This lake indeed dates from around 1959. Eight acres and six feet deep, it was the third in a series of three unnamed lakes constructed along a tributary of Accotink Creek by noted local developer Edward Carr. The three lakes belonged to the Springfield Golf & Country Club. While the other two lakes were (and still are) integrated into the golf course itself and were used to water the course, this third lake was cut off from the rest of club’s property by Greeley Boulevard, served it no useful purpose, and therefore was apparently thoroughly neglected. The ground underneath the dam began to erode. Cracks and leaks formed in the dam. In June 1970, Fairfax County declared the lake a health and safety hazard. Besides the deteriorating dam, the county cited prolific mosquito breeding, polluted water, and excessive weed growth along the banks.

Then, on the dark and stormy night of July 9, 1970, “two severe thunderstorms built up water behind the deteriorating dam and it gave way, draining the lake.”

The following week, the club responded to the county: “We were in the process of taking action on the items of concern when nature took a hand during the night of July 9.” Two months later, the county wrote the club again to report that inspections “revealed no progress in relieving the mosquitos breeding problem. Nor has any action been taken toward removing the dangerous remains of the washed-out dam.” (Indeed, in early 1971, a boy broke his leg on the concrete rubble.)

But the Springfield Golf & Country Club was completely uninterested in repairing the dam and refilling the lake. They simply wanted to unload this 13 acre tract. It offered the property for free to the residents of the adjacent community, who had recently formed the Westspring Lake Conservation Association. However, the $20,000 to $75,000 price tag for repairing the dam proved too costly for the citizens to proceed with the offer. The Fairfax County Park Authority also declined to take the property because of the repair costs and “the difficulty in supervising recreational activities on the property.” (It now belongs to the Daventry Community Association.)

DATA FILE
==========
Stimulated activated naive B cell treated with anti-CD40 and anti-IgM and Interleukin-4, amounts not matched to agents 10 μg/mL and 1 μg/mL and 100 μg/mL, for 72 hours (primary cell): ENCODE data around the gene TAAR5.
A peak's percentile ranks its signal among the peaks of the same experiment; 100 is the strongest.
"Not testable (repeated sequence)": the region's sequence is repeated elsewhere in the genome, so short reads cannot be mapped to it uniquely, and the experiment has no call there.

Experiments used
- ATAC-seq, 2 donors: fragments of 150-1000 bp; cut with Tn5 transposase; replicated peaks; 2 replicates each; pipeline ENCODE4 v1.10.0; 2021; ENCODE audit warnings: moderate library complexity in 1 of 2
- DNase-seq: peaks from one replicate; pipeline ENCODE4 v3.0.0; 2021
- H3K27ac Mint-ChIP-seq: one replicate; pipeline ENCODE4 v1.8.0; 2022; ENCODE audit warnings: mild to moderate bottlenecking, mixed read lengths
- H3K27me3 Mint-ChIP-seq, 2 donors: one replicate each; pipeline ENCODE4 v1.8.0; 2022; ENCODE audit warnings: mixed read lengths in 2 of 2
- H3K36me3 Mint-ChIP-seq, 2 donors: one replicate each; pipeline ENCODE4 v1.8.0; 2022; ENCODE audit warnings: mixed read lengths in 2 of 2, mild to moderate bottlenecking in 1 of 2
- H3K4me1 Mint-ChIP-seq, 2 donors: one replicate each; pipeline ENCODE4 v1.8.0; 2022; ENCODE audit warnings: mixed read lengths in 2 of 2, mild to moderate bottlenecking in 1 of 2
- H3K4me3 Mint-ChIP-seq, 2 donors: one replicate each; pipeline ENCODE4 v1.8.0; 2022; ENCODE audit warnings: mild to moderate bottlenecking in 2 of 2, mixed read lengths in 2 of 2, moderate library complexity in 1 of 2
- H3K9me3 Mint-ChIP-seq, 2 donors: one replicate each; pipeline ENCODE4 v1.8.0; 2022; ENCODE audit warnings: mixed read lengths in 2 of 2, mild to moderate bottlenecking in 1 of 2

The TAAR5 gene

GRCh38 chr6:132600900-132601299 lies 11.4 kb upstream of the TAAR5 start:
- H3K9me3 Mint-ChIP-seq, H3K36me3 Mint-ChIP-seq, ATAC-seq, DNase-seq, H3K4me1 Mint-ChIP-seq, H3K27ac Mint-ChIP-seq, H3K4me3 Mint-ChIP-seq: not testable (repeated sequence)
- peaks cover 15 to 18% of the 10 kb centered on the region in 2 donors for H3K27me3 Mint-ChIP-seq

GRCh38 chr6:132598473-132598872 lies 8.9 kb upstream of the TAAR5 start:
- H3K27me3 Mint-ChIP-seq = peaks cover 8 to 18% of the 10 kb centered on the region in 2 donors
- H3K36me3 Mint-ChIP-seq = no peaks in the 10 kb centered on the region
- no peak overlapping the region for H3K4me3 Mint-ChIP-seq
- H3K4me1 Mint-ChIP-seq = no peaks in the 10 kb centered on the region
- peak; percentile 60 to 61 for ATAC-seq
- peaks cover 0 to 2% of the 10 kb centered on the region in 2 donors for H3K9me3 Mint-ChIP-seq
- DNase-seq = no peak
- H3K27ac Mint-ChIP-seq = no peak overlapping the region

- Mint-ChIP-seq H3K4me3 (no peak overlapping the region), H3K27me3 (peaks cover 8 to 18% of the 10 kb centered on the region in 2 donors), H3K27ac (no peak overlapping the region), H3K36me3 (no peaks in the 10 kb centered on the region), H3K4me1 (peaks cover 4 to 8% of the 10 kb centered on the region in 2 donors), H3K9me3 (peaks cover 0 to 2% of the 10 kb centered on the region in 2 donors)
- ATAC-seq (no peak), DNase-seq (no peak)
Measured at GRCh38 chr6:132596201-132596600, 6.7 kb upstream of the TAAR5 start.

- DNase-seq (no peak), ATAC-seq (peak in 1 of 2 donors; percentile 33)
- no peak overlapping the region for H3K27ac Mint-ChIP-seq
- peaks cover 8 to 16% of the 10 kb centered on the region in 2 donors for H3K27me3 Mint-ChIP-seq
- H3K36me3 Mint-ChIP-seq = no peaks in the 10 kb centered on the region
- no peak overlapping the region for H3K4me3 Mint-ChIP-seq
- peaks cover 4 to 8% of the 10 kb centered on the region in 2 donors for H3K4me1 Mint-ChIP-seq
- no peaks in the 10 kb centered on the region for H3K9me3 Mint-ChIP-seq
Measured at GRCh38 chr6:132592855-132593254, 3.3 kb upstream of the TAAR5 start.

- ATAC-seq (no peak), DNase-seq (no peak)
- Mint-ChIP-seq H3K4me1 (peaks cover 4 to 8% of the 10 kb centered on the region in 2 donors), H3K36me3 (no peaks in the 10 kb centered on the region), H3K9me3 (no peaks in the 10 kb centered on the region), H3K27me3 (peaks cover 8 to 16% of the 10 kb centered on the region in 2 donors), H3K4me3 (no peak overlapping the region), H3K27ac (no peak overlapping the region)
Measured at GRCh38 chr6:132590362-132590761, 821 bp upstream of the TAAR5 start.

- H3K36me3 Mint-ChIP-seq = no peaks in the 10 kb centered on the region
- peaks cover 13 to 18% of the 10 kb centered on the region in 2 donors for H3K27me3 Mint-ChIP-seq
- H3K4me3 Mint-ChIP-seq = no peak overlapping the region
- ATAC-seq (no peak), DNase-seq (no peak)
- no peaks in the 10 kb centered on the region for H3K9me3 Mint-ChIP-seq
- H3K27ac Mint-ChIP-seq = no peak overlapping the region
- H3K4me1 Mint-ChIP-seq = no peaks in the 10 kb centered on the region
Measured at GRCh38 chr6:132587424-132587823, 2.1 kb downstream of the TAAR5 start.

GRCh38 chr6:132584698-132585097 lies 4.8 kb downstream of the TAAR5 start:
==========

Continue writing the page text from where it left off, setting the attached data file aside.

People who lived in the area in the 1960s still have fond memories of fishing and ice skating and sledding down “Suicide Hill” (the steep telephone easement on the north side of the lake).

Continue on the path to the west, which then turns to the northwest. You are walking on the shoreline path of the long-gone lake. You'll eventually reach a clearing. Note the fallen down telephone pole from the old Chesapeake & Potomac Telephone Company. (This was more upright when the cache was first published, with wires still attached.) For your last set of clues, I'll have you head a bit uphill (to the southwest) to the next (nearly horizontal) telephone pole (waypoint provided).

(August 2020) This telephone pole has now fallen down. The information you need is still accessible however, about seven feet from the now broken base end, and a few inches off the ground. You may now need cellphone photos to observe some of the necessary details. Sorry for the inconvenience.

This uphill telephone pole has an identification number that has 3 digits. Add up these digits and let this equal D. This same pole also has three inspection tags. The 2nd inspection took place in a year with 4 digits. Add up these digits and let this equal E. How many years elapsed between the 1st and 2nd inspection? Let this equal F.

You now have all the information you need to compute the cache's final location:

N 38° 46. ( (A-E) + (2*C*F) )

W 077° 12. (2*B*D)

You can use the Solution Checker (on the webpage) to check your answer.

Enjoy the walk back. There is a Swiss Bakery gift card for the FTF (congrats to Serrabou!) and some dollar-store goodies for the runners-up.

Additional Hints (Decrypt)

Gur pnpur vf na nzzb pna ybpngrq va n pbzzba uvqvat fcbg, nobhg gjragl-svir cnprf bss bs n genvy.

Decryption Key


(letter above equals below, and vice versa)